Prices start at Rs 3000. But two or three-unit combos called Mesh Routers which “illuminate” both upstairs and downstairs in a home could cost Rs 24,000 or more.
Beyond WiFi6: 6E and 7
There was a joke in the early days of home PCs, before online sales started, that by the time you bought your supposedly ‘latest’-model PC home from a computer shoppe, carted it home and set it up, the makers would have announced the next model, with a faster processor, or more memory or bigger storage.
“If it works, it’s obsolete,” said media guru Marshall McLuhan once, highlighting the speed of new innovations.
After a long gap, such things are seen again. Consider what is happening in WiFi:
Almost three years after WiFi6 routers and accessories became available, they have just become reasonably priced and are replacing earlier versions in the consumer market.
Meanwhile the industry is already shifting to WiFi6E or Extended.
In addition to the two wireless bands that are harnessed by your home WiFi router — 2.4GHz and 5 GHz — a third band — 6 GHz — will now be used as an extension.
This extra band has one advantage: only WiFi6E devices can use it, which means your data link will not suddenly go wonky because someone at home switched on a microwave oven.
The 12 or so channels of information in WiFi6 are wider in 6E which means heavy applications like downloading an ultra-high definition — 4K or 8K — video will run smoothly.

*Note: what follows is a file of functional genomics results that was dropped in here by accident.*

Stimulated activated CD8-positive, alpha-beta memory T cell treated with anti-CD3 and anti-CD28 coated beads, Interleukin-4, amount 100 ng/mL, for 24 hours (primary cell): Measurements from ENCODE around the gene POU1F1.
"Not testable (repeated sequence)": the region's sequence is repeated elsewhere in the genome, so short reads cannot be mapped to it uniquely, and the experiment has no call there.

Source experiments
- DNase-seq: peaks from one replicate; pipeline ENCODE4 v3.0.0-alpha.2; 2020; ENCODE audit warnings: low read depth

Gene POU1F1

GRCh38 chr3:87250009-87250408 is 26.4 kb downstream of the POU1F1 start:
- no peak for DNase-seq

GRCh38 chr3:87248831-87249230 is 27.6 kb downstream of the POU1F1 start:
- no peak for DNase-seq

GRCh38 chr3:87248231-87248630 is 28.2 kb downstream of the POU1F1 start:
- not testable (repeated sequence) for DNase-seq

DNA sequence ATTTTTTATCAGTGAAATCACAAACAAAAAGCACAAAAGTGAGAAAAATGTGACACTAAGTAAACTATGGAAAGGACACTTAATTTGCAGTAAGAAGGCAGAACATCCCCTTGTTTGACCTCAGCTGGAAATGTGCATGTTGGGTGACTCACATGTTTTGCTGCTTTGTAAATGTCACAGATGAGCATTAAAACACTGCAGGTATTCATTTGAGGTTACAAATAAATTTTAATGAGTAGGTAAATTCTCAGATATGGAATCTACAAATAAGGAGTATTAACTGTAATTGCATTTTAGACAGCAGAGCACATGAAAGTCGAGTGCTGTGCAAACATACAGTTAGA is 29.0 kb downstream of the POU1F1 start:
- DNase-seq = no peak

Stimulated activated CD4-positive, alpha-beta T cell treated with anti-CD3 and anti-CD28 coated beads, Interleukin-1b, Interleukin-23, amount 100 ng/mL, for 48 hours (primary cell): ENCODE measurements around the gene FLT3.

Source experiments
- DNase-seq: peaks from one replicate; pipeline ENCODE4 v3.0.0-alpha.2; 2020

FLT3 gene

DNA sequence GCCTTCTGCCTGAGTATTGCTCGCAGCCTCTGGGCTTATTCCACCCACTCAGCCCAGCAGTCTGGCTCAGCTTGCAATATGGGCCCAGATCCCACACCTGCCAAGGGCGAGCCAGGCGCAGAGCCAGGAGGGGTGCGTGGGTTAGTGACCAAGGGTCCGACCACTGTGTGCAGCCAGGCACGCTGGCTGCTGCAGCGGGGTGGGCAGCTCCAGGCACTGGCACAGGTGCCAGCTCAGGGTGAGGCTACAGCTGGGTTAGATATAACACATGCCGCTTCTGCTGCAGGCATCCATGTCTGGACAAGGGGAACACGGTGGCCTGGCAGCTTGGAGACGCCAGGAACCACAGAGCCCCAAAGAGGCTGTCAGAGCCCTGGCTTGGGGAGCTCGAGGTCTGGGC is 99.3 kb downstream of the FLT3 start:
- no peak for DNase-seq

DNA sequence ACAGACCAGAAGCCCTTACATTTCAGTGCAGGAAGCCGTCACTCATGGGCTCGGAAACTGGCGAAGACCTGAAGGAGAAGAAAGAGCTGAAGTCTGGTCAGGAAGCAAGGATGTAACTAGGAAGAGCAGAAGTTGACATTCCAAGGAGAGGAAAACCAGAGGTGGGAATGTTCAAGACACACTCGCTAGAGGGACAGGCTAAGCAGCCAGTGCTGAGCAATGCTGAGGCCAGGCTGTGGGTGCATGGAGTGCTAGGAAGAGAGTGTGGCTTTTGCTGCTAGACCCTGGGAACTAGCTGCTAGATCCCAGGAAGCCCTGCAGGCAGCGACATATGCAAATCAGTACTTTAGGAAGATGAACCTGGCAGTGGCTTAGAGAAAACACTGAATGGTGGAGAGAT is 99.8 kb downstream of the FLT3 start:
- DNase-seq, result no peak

There are already a few WiFi6E consumer routers in the India market from TP-Link, Linksys Asus etc, but they are still pricey — in the range of Rs 30,000-Rs 100,000.
The difference between a WiFi6 router and a 6E may not be immediately perceptible, because many of your personal computing devices like laptops or all-in-one PCs will not be 6E-ready, with the ability to exploit the additional 6 GHz band.
But if you are planning to upgrade from any router that you have been using for three-four years, it will be a good idea to skip the 6 generation and go for a 6E product…. because, sorry to break the news: WiFi7 is already around the corner.
An Indian telecom player HFCL, launched the world’s first WiFi 7 enterprises hardware working on OpenSource software at the recently concluded India Mobile Congress in Delhi.
It is not yet into WiFi7 consumer products, but has unveiled WiFi7 Access Points used by enterprises to create public or private WiFi hotspots. WiFi7 is rated to enable top data rates of up to 10 GBPS, which is double that of WiFi6/6E.
This will nicely complement the launch of 5G cellular phone services in India since the two will be capable of speeds in the same ballpark.
The global leadership in rolling out WiFi7 hardware, the interesting use cases where 5G phone networks are being used to fuel home and office WiFi networks and the recognition in the US this week, that some of the world’s top thought leaders and innovators in wireless have India in their DNA — all portend well for India’s place on the communication highway to the future.
Anand Parthasarathy is managing director at Online India Tech Pvt Ltd and a veteran IT journalist who has written about the Indian technology landscape for more than 15 years for The Hindu.
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As India Embraces New Avatars Of WiFi, Contributions Of Two Indian-Origin Innovators Recognised By Their Peers – Swarajya
Two Indian-origin innovators inducted into Wireless Hall of Fame.